The Linear B Tablets revealed
When Arthur Evans started digging at Knossos on Crete in 1900, a major aim was to find inscriptions and prove that the ancient Cretans had been literate. He was rewarded almost immediately by the discovery of slabs of baked clay, some rectangular, some leaf-shaped, bearing two types of inscription of hitherto unknown form. The earlier, Linear A, represented the language of the Minoans, who had built the great palace at Knossos. The later, Linear B, represented a subsequent intrusion of Mycenaeans from the mainland. Over 4,000 Linear B tablets were eventually recovered from Knossos. More than 1,000 were also found at Pylos in the Peloponnese, and smaller numbers have been recovered at Thebes, Mycenae, Tiryns, and Chania. But throughout the 40 years of Evans’ work at Knossos, the inscriptions could not be read.
The Linear B Tablets deciphered
What was the language of the tablets, and what did they say? The central problem was the absence of a readable parallel text – like that on the Rosetta Stone, which carries the same information in hieroglyphics, demotic, and Greek, such that the (unknown) Egyptian could be deciphered using the (known) Greek. Linear B had to be deciphered using nothing but the evidence of its own form. It was a brilliant young scholar, architect (and former wartime bomber navigator) called Michael Ventris who cracked the code – though with vital contributions from several other scholars, including close collaborator John Chadwick. First, he realised Linear A and Linear B were similar scripts but different languages. Second, he analysed statistically the placing and frequency of different symbols within individual words in order to build up an understanding of grammatical structure. Third, in a speculative leap, he substituted Greek sounds for Linear B symbols. At this point, the result might have been a ‘dislocated jumble’ – if Linear B was not Greek. Instead, the result was readable text: the tablets were a mass of official documents from palace archives – but written in Greek.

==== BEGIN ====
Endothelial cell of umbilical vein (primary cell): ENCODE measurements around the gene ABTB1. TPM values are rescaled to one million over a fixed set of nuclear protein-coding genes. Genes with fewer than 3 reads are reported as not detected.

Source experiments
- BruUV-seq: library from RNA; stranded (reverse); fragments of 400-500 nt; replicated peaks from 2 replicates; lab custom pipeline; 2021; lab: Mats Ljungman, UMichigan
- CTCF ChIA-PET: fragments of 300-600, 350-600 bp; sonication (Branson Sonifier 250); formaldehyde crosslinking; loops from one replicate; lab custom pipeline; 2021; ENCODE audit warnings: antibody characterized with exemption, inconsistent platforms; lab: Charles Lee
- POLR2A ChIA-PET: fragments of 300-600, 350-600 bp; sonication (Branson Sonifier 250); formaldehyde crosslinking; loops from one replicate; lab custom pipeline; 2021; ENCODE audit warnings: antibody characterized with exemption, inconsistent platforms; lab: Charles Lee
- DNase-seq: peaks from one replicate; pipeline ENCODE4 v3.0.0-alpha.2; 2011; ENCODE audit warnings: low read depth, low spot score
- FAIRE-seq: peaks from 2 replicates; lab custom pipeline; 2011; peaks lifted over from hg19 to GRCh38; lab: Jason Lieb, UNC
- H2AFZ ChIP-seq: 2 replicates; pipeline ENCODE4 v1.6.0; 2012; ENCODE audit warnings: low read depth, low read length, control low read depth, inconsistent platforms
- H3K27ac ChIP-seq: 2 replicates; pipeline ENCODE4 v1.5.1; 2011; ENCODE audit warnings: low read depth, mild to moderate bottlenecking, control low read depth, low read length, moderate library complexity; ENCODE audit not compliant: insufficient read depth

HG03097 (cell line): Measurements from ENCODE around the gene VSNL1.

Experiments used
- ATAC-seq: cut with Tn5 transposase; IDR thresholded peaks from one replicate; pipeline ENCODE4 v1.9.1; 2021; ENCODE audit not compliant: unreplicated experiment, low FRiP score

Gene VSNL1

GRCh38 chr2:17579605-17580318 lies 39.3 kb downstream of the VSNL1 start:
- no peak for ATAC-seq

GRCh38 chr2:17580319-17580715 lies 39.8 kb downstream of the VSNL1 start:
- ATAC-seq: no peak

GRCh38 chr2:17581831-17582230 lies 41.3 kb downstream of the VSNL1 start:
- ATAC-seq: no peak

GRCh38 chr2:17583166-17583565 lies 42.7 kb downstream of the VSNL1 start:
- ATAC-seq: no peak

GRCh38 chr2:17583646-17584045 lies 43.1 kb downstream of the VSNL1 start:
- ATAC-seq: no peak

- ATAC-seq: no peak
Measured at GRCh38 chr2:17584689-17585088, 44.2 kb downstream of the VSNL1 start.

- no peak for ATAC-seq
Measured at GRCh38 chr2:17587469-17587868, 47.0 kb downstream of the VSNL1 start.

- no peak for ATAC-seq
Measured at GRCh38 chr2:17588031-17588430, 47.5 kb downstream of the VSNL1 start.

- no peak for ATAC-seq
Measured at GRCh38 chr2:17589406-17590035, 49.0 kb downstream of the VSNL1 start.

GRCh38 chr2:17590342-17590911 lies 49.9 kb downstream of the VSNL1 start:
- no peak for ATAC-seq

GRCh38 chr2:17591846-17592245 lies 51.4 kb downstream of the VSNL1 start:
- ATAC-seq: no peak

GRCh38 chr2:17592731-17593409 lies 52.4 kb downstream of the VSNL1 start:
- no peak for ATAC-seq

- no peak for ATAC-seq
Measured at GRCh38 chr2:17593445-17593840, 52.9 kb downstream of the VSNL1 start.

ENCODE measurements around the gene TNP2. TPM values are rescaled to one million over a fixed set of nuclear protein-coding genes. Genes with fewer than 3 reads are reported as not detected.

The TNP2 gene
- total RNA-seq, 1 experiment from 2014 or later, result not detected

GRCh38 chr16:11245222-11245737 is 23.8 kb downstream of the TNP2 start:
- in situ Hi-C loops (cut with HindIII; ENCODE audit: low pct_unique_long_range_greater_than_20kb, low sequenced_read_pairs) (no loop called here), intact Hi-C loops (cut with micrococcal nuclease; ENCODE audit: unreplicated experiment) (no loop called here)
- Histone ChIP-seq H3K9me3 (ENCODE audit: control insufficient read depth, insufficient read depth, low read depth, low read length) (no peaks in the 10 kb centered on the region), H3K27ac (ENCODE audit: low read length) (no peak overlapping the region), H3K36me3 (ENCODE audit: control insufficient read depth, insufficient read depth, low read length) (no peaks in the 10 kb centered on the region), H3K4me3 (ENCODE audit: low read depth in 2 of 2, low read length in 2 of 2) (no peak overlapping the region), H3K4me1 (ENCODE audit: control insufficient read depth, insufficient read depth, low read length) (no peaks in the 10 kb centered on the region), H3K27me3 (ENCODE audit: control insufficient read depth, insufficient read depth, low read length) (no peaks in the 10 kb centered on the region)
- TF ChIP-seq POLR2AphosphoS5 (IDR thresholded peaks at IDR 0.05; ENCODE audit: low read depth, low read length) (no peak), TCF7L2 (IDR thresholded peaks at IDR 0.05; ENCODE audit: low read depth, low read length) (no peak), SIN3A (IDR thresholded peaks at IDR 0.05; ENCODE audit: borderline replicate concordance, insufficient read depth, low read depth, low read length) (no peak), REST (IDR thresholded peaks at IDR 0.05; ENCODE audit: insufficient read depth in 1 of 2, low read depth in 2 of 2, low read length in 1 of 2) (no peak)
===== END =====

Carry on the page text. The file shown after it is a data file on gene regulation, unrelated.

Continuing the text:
The Linear B Tablets interpreted
From archaeological context, Linear B was known to be the writing of the Mycenaeans. But before 1952 no-one knew who the Mycenaeans were. Archaeology had revealed a rich Late Bronze Age culture of c.1600-1100 BC, but the language and ethnicity of its creators remained uncertain. Many scholars still doubted the Mycenaeans were Greek, and viewed Homer’s Iliad and Odyssey as wholly mythological. The decipherment of Linear B settled this argument forever, proving the Mycenaeans were Greek, and rooting Homer’s epics in an ancient folk tradition that recalled real events centuries before. Tragically, Michael Ventris, the man who made this critical discovery, was almost immediately killed in a car crash.
This article is an extract from the full article published in World Archaeology Issue 34. Click here to subscribe